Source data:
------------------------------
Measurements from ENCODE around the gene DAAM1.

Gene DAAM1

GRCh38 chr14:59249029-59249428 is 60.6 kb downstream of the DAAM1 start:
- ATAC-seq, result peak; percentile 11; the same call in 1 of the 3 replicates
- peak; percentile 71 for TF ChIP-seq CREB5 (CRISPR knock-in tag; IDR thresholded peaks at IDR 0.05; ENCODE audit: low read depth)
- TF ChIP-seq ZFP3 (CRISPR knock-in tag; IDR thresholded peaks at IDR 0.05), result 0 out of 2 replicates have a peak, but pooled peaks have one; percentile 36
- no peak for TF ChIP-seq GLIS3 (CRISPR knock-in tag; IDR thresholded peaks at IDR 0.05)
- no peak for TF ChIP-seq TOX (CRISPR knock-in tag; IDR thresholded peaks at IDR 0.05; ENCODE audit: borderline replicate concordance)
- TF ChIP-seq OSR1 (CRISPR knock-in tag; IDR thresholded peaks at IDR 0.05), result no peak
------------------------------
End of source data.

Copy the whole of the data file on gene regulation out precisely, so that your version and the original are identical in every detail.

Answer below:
Measurements from ENCODE around the gene DAAM1.

Gene DAAM1

GRCh38 chr14:59249029-59249428 is 60.6 kb downstream of the DAAM1 start:
- ATAC-seq, result peak; percentile 11; the same call in 1 of the 3 replicates
- peak; percentile 71 for TF ChIP-seq CREB5 (CRISPR knock-in tag; IDR thresholded peaks at IDR 0.05; ENCODE audit: low read depth)
- TF ChIP-seq ZFP3 (CRISPR knock-in tag; IDR thresholded peaks at IDR 0.05), result 0 out of 2 replicates have a peak, but pooled peaks have one; percentile 36
- no peak for TF ChIP-seq GLIS3 (CRISPR knock-in tag; IDR thresholded peaks at IDR 0.05)
- no peak for TF ChIP-seq TOX (CRISPR knock-in tag; IDR thresholded peaks at IDR 0.05; ENCODE audit: borderline replicate concordance)
- TF ChIP-seq OSR1 (CRISPR knock-in tag; IDR thresholded peaks at IDR 0.05), result no peak